Silly me, I would have thought that the ethically progressive LA Times (and
broad-way) would have embraced with a 'warm' and 'united' enthusiasm a message
of unity and civility.Once again, progressively predictable the
progressive ethical ones shouting the loudest for ethical progression are the
ones who are log jamming the ethical progress of unity and civility....how
shockingly "transparent"!!!Time for therapy?
The Los Angeles Times article in some ways showed that Elder Oaks was right.
The very existence of a "Freedom From Religion Foundation" is
disturbing.Among the examples Elder Oaks cited was "the removal
of psychology students over their beliefs from colleges in Michigan and
Georgia". The Michigan case was the school I attend, Eastern Michigan
University.Here at EMU a Christian student working on a masters
degree in psychology had a case where she was going to counsel a homosexual on
his relationship. She knew that she could not in good conscience offer counsel
beyond "break up the relationship" but she also knew that would be bad
practice. So she sought advice from her supervisor. He told her to refer the
client to someone else.However after this was done the leaders of
the department wanted to force her to go through sensitivity training and then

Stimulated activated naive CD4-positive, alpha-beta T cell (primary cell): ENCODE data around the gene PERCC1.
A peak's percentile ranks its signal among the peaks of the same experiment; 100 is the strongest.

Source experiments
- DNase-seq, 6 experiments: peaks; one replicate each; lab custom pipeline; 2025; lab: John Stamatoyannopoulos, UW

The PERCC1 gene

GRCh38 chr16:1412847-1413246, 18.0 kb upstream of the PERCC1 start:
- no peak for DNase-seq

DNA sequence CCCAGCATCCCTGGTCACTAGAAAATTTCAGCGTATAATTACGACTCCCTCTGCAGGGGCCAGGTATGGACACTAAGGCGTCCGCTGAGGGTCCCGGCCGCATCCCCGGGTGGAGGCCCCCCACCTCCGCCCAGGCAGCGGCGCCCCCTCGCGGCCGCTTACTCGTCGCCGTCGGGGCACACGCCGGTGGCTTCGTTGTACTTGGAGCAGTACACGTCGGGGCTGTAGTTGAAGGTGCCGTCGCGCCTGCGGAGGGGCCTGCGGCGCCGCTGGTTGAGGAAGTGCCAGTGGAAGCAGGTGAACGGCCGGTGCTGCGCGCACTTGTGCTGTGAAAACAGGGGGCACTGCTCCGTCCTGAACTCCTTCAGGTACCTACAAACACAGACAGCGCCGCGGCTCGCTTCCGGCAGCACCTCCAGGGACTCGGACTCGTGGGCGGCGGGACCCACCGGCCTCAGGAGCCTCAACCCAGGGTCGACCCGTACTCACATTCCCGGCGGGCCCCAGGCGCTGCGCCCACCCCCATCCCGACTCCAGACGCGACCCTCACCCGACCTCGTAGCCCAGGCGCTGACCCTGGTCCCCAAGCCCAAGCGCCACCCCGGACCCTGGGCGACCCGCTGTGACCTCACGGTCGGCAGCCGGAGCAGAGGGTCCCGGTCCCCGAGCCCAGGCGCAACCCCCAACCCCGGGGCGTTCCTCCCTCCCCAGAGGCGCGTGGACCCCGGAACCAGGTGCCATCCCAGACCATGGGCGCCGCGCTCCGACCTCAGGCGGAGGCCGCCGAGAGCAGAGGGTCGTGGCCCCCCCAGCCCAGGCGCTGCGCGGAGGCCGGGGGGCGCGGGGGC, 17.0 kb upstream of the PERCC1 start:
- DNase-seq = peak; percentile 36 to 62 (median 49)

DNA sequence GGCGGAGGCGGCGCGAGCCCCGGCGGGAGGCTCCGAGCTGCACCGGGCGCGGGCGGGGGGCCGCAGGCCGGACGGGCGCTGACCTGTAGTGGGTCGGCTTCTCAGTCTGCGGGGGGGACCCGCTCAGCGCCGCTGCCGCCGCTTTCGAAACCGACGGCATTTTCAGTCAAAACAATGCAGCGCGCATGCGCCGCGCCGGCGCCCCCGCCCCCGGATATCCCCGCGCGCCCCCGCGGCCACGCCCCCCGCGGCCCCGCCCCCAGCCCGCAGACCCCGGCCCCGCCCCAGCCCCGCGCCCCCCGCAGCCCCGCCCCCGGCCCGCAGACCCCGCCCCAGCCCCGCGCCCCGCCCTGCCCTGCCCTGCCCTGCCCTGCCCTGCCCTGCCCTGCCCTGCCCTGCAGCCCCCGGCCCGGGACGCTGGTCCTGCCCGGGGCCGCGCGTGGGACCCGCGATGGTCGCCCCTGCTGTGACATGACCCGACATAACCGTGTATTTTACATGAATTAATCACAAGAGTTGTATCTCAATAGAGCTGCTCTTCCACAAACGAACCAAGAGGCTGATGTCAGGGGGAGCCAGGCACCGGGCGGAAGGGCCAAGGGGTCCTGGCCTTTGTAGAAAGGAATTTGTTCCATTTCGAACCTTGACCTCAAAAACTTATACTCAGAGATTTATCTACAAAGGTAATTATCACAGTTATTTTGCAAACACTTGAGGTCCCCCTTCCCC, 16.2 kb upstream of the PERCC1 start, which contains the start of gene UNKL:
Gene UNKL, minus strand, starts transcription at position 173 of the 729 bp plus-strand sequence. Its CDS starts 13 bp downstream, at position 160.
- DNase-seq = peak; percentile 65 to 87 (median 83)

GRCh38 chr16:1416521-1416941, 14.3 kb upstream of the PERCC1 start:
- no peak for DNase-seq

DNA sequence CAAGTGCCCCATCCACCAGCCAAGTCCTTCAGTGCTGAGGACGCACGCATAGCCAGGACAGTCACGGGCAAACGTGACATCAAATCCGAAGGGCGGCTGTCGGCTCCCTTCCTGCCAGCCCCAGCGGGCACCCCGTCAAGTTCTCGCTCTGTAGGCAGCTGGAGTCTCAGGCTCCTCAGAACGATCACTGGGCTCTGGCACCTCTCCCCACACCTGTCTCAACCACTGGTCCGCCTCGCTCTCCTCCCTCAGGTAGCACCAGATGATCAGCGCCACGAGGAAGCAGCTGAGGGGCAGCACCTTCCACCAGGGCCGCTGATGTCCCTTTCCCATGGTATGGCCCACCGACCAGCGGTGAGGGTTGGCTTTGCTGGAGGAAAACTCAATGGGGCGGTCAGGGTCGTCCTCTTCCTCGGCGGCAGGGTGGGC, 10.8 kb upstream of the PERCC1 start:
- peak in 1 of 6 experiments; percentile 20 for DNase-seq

proactively affirm that homosexual activity was acceptable, that is they,
employees of the state, sought to have her deney the teachings of her religion,
and engaged in direct mocking of her beliefs in discussions with her.The case has gone to court.
Elder Oaks said that the attacks on religious people were undemocratic. A basic principal in a democracy is that your holding a job in a company
should not depend on your politics. If a company fired all its employees who
had donated to the Democratic Party we would be outraged. In the
same way, boycotting to force an individual out of a job for exercising their
right to participate in the Democratic process by donating money to a campaign
in favor of given legislation is totally unacceptable.
I am a college student and I'll say, most of my non-religious class-mates would
abolish religion from the Earth if they could. Very few non-religious are
actually willing to befriend people with differing views than their own.